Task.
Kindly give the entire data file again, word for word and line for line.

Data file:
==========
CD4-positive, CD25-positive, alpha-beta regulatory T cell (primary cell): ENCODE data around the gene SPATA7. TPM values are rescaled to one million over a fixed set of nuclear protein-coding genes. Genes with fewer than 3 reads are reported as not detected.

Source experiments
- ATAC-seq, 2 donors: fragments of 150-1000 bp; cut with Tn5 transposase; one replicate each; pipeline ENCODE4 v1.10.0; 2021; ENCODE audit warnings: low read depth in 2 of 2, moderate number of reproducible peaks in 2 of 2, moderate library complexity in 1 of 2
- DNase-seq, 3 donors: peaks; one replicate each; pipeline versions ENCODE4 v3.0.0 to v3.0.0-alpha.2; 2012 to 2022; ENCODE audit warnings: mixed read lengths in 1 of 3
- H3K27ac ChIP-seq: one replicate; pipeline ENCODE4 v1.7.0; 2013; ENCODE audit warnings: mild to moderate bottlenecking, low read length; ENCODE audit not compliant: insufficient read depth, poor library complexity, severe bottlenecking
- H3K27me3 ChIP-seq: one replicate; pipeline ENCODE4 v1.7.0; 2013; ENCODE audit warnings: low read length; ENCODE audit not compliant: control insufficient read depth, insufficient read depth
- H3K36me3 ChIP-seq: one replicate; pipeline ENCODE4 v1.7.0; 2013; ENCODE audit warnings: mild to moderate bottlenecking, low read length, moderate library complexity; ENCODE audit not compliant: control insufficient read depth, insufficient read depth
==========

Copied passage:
CD4-positive, CD25-positive, alpha-beta regulatory T cell (primary cell): ENCODE data around the gene SPATA7. TPM values are rescaled to one million over a fixed set of nuclear protein-coding genes. Genes with fewer than 3 reads are reported as not detected.

Source experiments
- ATAC-seq, 2 donors: fragments of 150-1000 bp; cut with Tn5 transposase; one replicate each; pipeline ENCODE4 v1.10.0; 2021; ENCODE audit warnings: low read depth in 2 of 2, moderate number of reproducible peaks in 2 of 2, moderate library complexity in 1 of 2
- DNase-seq, 3 donors: peaks; one replicate each; pipeline versions ENCODE4 v3.0.0 to v3.0.0-alpha.2; 2012 to 2022; ENCODE audit warnings: mixed read lengths in 1 of 3
- H3K27ac ChIP-seq: one replicate; pipeline ENCODE4 v1.7.0; 2013; ENCODE audit warnings: mild to moderate bottlenecking, low read length; ENCODE audit not compliant: insufficient read depth, poor library complexity, severe bottlenecking
- H3K27me3 ChIP-seq: one replicate; pipeline ENCODE4 v1.7.0; 2013; ENCODE audit warnings: low read length; ENCODE audit not compliant: control insufficient read depth, insufficient read depth
- H3K36me3 ChIP-seq: one replicate; pipeline ENCODE4 v1.7.0; 2013; ENCODE audit warnings: mild to moderate bottlenecking, low read length, moderate library complexity; ENCODE audit not compliant: control insufficient read depth, insufficient read depth